Last Sunday was Father’s Day, and one of the things that stands out to me as I think about my own father is how he has always spoken to everyone the same way. My mother used to point this out to me as a child every now and then, which helped me realise from an early age that, 1) this is important, and 2) it is not something everyone does. As I’ve grown older, my conviction of the truth of these two points has only grown stronger.
My childhood in Alabama straddled two worlds. On our side of the mountain, our house was tucked away in what the long-time locals called Possum Holler, where the culture and speech and ways of living were very different from what my parents had grown up with in the midwest. On the other side of the mountain was a city bursting with specialised engineers and scientists and doctors and such. In different ways at different times, I saw my Dad regularly interacting with a wide variety of people in both of these worlds, and I saw over and over again that my Mom was right: he really did speak to everyone the same way.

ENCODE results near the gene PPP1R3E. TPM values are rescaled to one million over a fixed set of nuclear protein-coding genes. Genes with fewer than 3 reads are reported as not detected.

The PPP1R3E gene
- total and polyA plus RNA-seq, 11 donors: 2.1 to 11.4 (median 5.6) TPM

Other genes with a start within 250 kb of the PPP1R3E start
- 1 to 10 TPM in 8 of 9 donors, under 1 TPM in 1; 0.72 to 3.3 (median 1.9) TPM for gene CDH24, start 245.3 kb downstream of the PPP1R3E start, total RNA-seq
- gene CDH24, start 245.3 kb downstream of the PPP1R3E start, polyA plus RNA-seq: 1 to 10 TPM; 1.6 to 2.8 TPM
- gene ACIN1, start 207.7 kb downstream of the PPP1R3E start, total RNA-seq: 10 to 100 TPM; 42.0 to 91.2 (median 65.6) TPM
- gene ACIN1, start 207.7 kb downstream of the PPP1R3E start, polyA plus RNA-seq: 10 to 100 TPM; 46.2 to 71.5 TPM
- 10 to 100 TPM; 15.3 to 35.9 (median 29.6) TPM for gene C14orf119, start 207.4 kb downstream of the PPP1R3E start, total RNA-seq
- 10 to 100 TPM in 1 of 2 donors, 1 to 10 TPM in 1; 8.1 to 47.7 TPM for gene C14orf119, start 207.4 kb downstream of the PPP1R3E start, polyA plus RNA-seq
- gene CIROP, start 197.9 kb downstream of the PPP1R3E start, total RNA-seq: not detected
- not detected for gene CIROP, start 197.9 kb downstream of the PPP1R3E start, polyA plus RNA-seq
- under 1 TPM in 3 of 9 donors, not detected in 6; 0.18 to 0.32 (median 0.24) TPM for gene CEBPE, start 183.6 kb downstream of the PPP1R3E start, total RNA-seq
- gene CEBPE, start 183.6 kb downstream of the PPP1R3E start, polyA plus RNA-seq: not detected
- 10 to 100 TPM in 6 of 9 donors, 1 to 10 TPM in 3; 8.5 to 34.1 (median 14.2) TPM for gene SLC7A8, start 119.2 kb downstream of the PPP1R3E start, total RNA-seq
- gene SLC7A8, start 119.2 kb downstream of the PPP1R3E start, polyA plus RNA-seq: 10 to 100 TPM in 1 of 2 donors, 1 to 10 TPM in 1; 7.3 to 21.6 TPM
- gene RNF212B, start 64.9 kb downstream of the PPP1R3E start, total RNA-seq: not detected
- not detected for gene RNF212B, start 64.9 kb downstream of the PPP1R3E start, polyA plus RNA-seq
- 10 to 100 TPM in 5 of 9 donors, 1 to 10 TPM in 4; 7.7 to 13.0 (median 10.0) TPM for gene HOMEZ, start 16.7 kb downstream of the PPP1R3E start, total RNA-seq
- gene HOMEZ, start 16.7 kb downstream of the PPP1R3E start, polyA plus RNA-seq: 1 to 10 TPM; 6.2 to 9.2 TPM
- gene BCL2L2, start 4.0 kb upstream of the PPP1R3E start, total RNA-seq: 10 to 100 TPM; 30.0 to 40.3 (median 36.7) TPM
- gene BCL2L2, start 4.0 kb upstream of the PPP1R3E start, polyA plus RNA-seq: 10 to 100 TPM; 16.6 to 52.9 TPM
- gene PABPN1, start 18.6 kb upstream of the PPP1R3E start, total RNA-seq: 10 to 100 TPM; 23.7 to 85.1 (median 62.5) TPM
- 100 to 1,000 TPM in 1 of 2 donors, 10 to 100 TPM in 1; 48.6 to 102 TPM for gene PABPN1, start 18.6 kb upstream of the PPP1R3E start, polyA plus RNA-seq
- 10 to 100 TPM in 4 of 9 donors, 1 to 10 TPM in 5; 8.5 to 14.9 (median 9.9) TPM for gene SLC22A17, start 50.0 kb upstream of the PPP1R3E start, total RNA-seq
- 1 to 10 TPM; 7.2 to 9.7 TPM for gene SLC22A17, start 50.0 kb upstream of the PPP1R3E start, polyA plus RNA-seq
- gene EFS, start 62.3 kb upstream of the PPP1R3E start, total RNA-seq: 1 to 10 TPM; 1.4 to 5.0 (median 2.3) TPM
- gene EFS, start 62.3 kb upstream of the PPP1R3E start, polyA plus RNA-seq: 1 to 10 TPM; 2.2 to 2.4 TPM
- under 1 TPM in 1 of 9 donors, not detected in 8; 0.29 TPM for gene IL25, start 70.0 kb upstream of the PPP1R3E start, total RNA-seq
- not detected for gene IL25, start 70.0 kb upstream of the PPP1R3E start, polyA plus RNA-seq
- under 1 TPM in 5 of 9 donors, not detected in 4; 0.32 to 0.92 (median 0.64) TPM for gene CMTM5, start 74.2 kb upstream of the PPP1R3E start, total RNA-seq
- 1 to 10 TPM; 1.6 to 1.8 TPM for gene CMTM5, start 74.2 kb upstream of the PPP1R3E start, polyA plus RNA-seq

In the space of one day, I could hear my Dad speaking to people with impressive-sounding credentials then hop in the car and use the exact same voice with his children as he took us to the local barbershop where he used the same thoughtful tones and respectful pauses again with whoever happened to be there chatting about politics or the weather. The people and topics of conversation changed dramatically. The respect in his voice remained the same.
Some people pride themselves on treating everyone with equal contempt. Others are chameleons, constantly adjusting their tone and manner to the relative social status of the people around them. My Dad doesn’t worry about any of that. He just treats everyone with the same honour, no matter who they are.
Thanks, Dad, for showing me how it’s done.
(Photo above is of my Dad and my son, Daniel)